Bribery is on the rise – and Western countries are the culprits

bribery

As JJB Sports’ former CEO faces fraud charges for taking £1m in bribes from suppliers, research suggests that most bribes are paid in developed countries, with the full knowledge of senior management.

A new report from the OECD has found that, of 400 deals analysed over a 15 year period, bribes typically amounted to 11% of the total transaction value – an average of US $14m. On paper, said the OECD, bribes often account for over a third of the profits made on a deal, and when the financial complexities are stripped away, probably account for much more.

The worst culprits were state-owned or state-controlled companies in wealthy and developed Western nations, not, as is often presumed, developing nations. The bribes typically went to employees of state-owned companies, customs officials, heads of state and politicians.

Just under a fifth of cases involved the mining industry, followed by construction (15%), transportation and storage (15%), and information and communication (10%).

The backhanders accepted by JJB ex-boss Chris Ronnie, who is being tried today on three counts of fraud and two of furnishing false information, are thought to have been privately offered and kept secret from the struggling retailer. In the majority of cases surveyed by the OECD, however, those at the top of the chain knew about and frequently endorsed the practice.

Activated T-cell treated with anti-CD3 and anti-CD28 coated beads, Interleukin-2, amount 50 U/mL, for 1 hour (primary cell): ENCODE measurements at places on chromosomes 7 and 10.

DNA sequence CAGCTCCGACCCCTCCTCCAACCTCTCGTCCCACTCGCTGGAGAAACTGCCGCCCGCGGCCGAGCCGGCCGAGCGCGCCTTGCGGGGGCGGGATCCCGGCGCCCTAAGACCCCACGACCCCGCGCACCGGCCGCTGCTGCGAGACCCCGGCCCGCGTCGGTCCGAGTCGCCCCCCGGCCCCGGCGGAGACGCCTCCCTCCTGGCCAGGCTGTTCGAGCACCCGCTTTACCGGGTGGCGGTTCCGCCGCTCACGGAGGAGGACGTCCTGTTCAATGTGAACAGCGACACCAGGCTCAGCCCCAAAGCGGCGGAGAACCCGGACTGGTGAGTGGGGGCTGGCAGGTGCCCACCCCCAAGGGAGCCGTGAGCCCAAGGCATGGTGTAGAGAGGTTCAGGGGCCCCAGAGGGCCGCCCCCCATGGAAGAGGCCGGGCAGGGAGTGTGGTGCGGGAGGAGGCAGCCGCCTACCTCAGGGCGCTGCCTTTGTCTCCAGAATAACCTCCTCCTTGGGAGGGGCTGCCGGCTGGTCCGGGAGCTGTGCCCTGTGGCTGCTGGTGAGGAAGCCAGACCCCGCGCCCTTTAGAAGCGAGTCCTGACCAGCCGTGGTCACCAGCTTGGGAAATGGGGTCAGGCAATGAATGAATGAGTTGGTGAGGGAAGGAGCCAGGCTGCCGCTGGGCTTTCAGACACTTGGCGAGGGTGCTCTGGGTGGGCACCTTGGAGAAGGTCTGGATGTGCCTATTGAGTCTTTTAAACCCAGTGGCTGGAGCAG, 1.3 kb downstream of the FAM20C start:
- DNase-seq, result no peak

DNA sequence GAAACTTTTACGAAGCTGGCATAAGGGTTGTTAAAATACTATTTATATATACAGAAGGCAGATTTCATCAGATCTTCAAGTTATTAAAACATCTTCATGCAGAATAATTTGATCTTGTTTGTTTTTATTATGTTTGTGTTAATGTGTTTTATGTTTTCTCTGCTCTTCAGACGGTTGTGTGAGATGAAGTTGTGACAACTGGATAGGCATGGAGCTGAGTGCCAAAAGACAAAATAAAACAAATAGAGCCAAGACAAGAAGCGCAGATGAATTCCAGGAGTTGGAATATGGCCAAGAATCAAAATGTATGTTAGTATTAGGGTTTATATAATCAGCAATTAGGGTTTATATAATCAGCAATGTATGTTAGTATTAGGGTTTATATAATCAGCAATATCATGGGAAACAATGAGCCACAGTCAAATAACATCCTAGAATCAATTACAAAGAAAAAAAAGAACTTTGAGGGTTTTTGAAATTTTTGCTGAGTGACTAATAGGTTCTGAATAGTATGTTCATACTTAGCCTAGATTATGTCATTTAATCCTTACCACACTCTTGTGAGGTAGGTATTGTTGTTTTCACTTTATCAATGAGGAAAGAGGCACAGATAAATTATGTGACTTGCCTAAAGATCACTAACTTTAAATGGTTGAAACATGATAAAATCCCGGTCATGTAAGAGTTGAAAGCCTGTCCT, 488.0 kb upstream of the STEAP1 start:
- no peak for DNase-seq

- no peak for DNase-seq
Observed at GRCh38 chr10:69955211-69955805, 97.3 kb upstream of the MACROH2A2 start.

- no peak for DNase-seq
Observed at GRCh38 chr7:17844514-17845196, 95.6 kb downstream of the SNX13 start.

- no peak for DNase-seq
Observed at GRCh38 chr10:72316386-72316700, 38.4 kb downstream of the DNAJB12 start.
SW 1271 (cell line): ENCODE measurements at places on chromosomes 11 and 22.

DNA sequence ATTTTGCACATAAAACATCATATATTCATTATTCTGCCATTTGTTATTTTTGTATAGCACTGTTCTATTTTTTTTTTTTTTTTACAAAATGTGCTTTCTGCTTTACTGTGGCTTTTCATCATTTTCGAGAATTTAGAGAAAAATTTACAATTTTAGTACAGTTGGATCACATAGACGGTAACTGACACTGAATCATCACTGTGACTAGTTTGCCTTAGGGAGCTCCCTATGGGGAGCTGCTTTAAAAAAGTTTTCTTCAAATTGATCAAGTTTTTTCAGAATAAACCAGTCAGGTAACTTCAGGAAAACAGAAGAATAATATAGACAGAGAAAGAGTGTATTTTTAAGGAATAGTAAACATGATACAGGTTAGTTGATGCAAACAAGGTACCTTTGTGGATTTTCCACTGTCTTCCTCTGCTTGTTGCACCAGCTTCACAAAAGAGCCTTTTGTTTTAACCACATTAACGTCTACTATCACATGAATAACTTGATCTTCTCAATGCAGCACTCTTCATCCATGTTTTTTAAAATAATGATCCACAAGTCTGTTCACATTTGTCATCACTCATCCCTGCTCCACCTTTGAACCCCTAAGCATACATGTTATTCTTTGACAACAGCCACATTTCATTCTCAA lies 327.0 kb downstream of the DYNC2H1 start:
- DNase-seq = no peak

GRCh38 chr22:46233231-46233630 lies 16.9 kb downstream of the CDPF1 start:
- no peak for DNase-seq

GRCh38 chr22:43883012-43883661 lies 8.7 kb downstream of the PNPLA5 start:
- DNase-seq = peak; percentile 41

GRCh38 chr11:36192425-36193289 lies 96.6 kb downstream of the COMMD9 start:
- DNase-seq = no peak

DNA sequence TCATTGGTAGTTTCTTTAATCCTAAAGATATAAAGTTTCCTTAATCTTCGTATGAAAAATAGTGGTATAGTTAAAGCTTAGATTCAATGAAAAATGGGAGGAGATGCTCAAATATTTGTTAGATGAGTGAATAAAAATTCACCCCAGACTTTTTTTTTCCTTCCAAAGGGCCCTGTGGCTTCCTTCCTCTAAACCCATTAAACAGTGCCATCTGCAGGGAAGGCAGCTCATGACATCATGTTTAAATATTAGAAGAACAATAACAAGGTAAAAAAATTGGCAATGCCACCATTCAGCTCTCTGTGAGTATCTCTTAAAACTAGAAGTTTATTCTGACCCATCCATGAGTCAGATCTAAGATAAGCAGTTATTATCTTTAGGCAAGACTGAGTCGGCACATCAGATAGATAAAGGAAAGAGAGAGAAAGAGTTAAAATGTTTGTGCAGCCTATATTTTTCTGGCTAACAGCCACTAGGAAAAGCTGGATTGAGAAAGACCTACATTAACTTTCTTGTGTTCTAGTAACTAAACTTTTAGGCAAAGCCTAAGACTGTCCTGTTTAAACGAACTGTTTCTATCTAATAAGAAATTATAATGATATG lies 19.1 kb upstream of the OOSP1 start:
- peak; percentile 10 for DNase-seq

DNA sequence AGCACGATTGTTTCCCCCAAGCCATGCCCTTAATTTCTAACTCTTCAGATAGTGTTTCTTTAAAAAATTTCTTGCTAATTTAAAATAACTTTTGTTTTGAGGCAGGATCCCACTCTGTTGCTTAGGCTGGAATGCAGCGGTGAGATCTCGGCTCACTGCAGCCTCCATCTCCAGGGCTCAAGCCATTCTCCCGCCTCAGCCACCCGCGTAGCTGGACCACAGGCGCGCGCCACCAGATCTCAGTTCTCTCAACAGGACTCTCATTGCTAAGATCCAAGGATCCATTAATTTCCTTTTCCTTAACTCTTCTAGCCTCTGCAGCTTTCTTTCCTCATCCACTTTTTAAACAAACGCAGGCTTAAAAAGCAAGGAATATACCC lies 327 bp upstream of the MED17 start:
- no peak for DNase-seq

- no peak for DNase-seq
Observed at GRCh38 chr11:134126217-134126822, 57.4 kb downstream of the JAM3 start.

Defending his actions in the midst of a corruption scandal last year, Silvio Berlusconi said that “bribes are a phenomenon that exists and it’s useless to deny the existence of these necessary situations.”

The expectation that suppliers should hand over cash for contracts appears has become so commonplace that it is even being applied to small businesses.

Last week, British food manufacturing giant Premier Foods, which owns a number of well-known brands including Mr. Kipling, Sharwood’s and Oxo, was revealed to have written to its SME suppliers demanding payments of thousands of pounds in order to retain their “preferred supplier” status – with the threat of de-listing if they did not comply.

Many commentators have denounced such demands as institutionalised bribery, with dangerous ramifications for businesses.

“Driving a hard bargain with your suppliers is one thing, but demanding a cash gift under the threat of delisting, is downright unfair,” said John Allan, National Chairman of the Federation of Small Businesses.

If the questionable practice being attempted by the likes of Premier Foods becomes the accepted norm, it may well sink those small firms without the cash reserve to prop up their larger customers.

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